November, 2012


30
Nov 12

Facing up to winter

Winter is well and truly here in Vancouver; my morning walks with Freddie the dog are becoming a lesson in the art of layering and cunning application of wet weather gear. I have never been so glad of anything as I am of my rubber boots.  But it’s not just ridiculously wet, it’s also bitingly cold down on the beach and my skin has been protesting.

In my efforts to keep things 100% Canadian, from food and drink to fashion, I decided that I should try and track down a Canadian-made winter skin care solution and guess what? There’s a company in Kitsilano (where I’m currently living) that does just that.

Skoah’s funky store on West 4th, Kitsilano

I went to see Skoah on West 4th Street to get a ‘facialiscious’ facial and came away with great skin care advice for the change in season too. During my treatment, my therapist, Katarina, gave me some savvy tips and showcased a wide variety of Skoah’s range. The first thing that I noticed was the creamy quality of the products; Skoah use shea butter, olive oil and coconut oil in a lot of their products and I have to say I really liked it. It felt nourishing and not at all harsh on my wind-chapped face.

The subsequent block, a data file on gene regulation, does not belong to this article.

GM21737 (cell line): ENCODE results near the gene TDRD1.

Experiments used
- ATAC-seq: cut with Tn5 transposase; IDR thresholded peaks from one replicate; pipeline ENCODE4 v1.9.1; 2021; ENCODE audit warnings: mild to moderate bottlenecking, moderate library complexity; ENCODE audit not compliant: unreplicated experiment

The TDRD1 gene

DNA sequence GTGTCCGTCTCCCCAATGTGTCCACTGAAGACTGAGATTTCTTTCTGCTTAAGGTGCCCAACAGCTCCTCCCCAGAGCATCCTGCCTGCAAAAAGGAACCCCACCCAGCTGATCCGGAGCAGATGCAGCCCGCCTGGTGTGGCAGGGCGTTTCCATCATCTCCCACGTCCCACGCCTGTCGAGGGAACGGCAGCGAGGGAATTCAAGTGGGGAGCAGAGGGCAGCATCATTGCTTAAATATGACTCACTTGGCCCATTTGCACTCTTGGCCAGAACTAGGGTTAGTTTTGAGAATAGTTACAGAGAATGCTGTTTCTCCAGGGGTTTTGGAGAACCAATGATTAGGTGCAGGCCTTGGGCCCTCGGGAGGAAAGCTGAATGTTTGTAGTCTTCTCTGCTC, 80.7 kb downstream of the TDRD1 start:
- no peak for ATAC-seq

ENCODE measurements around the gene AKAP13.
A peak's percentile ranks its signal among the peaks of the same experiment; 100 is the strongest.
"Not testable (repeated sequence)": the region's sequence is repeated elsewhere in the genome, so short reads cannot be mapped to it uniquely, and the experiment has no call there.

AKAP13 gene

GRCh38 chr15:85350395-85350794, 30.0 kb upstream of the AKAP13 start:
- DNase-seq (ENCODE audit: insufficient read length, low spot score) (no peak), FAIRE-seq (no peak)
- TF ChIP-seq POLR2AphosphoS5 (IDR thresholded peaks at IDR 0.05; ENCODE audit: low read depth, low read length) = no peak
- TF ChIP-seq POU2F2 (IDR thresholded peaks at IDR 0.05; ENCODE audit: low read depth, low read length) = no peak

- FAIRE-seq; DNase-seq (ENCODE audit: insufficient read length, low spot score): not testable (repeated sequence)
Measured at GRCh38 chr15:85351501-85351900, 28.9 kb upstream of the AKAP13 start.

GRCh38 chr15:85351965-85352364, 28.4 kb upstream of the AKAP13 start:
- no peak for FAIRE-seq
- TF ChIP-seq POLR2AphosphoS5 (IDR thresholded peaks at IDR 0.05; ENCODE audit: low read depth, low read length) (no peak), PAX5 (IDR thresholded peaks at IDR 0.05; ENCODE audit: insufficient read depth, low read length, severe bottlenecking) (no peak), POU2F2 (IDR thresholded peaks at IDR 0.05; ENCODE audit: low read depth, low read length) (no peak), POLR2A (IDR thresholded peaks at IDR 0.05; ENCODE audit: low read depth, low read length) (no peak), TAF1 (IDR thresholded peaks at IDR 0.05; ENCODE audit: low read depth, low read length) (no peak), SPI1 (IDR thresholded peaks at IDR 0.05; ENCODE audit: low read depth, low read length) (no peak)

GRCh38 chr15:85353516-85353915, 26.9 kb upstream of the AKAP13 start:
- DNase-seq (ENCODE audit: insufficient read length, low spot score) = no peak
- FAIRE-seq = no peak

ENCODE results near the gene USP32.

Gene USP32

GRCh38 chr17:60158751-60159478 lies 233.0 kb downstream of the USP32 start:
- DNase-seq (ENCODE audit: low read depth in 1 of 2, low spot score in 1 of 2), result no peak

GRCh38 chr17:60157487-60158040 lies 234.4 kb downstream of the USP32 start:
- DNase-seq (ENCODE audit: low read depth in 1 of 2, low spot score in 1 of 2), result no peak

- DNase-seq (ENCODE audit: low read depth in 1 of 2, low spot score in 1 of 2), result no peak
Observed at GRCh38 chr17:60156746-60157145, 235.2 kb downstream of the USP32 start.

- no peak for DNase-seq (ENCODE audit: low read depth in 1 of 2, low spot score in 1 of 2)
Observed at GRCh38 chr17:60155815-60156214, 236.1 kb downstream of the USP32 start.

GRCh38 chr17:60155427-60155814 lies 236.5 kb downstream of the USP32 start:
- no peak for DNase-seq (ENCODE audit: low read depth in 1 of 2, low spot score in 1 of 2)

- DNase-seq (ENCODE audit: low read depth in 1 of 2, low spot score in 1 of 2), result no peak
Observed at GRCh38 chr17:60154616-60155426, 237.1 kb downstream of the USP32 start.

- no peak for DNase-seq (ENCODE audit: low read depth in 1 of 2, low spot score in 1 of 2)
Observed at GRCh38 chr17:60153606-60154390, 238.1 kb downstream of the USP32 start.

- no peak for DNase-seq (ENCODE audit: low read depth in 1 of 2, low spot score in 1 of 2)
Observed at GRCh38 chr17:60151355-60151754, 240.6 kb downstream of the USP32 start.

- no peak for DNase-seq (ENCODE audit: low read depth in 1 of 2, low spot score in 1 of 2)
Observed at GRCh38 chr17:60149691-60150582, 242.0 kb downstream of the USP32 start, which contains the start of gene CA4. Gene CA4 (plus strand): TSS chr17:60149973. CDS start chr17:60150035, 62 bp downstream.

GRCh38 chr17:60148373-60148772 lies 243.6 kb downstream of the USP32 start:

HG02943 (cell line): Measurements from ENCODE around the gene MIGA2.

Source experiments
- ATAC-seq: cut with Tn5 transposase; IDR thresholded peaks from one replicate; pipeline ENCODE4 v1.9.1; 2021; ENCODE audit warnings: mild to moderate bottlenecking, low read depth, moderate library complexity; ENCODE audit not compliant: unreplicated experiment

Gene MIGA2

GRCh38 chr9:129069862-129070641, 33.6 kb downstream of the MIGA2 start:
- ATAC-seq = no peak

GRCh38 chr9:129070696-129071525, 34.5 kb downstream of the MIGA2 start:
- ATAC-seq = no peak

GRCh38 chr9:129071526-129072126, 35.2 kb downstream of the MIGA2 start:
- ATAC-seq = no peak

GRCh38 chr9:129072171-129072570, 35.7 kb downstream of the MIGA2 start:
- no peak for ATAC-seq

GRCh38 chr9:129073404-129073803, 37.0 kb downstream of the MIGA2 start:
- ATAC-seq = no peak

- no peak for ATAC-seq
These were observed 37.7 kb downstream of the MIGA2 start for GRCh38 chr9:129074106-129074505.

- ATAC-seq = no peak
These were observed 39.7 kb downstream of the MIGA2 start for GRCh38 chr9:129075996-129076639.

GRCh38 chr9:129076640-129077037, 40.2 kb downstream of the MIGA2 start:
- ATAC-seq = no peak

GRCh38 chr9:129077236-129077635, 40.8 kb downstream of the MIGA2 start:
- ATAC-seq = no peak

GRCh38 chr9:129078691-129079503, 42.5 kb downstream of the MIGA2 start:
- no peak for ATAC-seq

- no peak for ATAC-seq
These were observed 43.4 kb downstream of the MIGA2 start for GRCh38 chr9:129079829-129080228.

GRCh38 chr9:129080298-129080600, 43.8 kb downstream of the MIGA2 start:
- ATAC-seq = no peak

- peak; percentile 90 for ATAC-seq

Katarina’s advice for me was simple but it’s been pretty effective over the past couple of weeks. Katarina told me that I should go back to skincare basics; cleanse, tone and moisturise – I never tone as I always thought it was too drying but she steered me towards Tonik, an alcohol-free toner which balances the PH of the skin and helps strengthen it with hyaluronic acid.

I find most exfoliators are too rough for my skin, but Face Skrub uses perfectly round beads which gently polish the skin without causing it stress. The proof was looking at my skin afterwards – no redness at all and the blend of plant extracts that Skoah use to calm and soothe the skin certainly seemed to do just that for me.

A slick of this means winter is no longer a problem for my skin

Katarina also recommended that in winter I should look at ‘layering’ product on my skin like I do with clothes, so – using a serum to help strengthen my skin and reduce the capillaries bursting which happens when I go from cold to hot and back again, the Skin Quench contains ceramides which can help with that. Her final two pieces of advice were to lessen the effects of the intense changes in temperature by wrapping a scarf around my face whenever I go outside, so that my skin cools slowly and also to look at using an extra-thick product like the Face Balm, which has olive oil and shea butter to keep my skin hydrated and rice bran wax to form a barrier between my skin and the elements.